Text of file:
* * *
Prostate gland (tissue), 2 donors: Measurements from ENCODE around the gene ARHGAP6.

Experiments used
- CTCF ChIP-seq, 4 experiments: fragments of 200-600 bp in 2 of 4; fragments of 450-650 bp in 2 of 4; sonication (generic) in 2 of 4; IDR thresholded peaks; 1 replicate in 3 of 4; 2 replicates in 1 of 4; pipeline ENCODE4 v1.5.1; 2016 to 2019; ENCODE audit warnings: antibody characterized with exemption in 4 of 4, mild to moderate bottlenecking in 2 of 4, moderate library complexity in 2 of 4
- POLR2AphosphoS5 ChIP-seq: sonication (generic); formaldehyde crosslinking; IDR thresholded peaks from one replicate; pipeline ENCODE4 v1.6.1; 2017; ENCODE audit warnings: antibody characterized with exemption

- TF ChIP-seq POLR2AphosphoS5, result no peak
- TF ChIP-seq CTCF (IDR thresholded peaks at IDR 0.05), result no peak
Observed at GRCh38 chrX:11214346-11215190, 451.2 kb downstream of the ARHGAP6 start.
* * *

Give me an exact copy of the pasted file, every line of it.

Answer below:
Prostate gland (tissue), 2 donors: Measurements from ENCODE around the gene ARHGAP6.

Experiments used
- CTCF ChIP-seq, 4 experiments: fragments of 200-600 bp in 2 of 4; fragments of 450-650 bp in 2 of 4; sonication (generic) in 2 of 4; IDR thresholded peaks; 1 replicate in 3 of 4; 2 replicates in 1 of 4; pipeline ENCODE4 v1.5.1; 2016 to 2019; ENCODE audit warnings: antibody characterized with exemption in 4 of 4, mild to moderate bottlenecking in 2 of 4, moderate library complexity in 2 of 4
- POLR2AphosphoS5 ChIP-seq: sonication (generic); formaldehyde crosslinking; IDR thresholded peaks from one replicate; pipeline ENCODE4 v1.6.1; 2017; ENCODE audit warnings: antibody characterized with exemption

- TF ChIP-seq POLR2AphosphoS5, result no peak
- TF ChIP-seq CTCF (IDR thresholded peaks at IDR 0.05), result no peak
Observed at GRCh38 chrX:11214346-11215190, 451.2 kb downstream of the ARHGAP6 start.